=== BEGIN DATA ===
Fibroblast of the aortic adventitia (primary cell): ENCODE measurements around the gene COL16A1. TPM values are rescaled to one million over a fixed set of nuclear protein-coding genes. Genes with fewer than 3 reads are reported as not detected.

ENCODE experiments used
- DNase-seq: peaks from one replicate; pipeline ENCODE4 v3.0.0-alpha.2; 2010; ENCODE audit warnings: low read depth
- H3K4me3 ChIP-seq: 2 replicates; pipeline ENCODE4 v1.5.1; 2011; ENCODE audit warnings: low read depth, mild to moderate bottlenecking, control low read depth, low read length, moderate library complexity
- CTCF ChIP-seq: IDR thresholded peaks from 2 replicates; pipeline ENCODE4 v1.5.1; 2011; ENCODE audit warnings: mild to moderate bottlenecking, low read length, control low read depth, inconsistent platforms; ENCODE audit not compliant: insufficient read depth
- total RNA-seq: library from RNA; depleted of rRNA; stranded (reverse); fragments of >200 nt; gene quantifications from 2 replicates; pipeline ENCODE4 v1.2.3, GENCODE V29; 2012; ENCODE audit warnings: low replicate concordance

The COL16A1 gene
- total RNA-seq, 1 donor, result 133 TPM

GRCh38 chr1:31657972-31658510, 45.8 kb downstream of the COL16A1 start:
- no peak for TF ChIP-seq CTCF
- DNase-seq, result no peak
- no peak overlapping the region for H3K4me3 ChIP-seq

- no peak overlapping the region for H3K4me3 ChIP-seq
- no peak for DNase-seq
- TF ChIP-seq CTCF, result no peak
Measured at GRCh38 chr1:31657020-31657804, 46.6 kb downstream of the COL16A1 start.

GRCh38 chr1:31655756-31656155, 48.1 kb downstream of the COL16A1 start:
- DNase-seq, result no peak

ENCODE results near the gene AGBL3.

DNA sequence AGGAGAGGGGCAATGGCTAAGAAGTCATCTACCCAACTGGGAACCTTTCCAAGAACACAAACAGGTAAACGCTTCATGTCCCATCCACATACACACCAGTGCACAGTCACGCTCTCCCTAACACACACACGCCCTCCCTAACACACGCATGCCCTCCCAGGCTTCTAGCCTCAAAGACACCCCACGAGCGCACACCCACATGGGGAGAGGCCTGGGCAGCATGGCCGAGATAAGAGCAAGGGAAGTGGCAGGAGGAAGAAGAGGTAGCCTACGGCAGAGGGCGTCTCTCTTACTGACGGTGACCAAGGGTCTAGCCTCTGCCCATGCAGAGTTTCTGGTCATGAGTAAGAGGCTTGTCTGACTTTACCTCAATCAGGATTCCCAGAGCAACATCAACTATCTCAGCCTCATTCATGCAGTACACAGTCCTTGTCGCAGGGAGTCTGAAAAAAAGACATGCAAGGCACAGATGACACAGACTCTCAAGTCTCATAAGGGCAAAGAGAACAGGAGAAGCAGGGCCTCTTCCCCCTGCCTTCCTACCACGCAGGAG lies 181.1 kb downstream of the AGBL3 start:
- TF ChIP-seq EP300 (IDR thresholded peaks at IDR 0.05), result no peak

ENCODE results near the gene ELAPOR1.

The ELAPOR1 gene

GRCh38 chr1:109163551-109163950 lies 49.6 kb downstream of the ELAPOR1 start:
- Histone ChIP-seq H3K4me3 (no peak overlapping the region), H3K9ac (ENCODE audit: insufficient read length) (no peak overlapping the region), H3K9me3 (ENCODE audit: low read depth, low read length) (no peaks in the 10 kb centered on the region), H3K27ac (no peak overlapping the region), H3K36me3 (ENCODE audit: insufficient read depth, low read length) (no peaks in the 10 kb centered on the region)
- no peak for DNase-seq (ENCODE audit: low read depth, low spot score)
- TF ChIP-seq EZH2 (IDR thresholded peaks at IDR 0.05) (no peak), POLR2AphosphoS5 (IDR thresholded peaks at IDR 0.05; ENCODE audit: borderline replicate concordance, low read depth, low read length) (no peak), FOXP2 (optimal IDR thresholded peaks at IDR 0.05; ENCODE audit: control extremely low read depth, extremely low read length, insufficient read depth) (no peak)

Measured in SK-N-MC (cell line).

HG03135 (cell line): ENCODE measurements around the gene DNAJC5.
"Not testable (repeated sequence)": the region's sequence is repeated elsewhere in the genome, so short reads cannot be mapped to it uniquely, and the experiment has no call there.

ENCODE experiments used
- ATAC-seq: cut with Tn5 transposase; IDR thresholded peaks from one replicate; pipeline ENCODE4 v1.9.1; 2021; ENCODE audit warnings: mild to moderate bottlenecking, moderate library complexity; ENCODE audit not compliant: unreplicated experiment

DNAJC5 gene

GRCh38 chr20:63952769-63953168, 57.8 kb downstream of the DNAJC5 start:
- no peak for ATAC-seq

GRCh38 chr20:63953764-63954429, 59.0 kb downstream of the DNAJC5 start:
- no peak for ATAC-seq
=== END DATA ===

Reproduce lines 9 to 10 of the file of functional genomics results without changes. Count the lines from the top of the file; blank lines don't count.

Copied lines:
GRCh38 chr1:31657972-31658510, 45.8 kb downstream of the COL16A1 start:
- no peak for TF ChIP-seq CTCF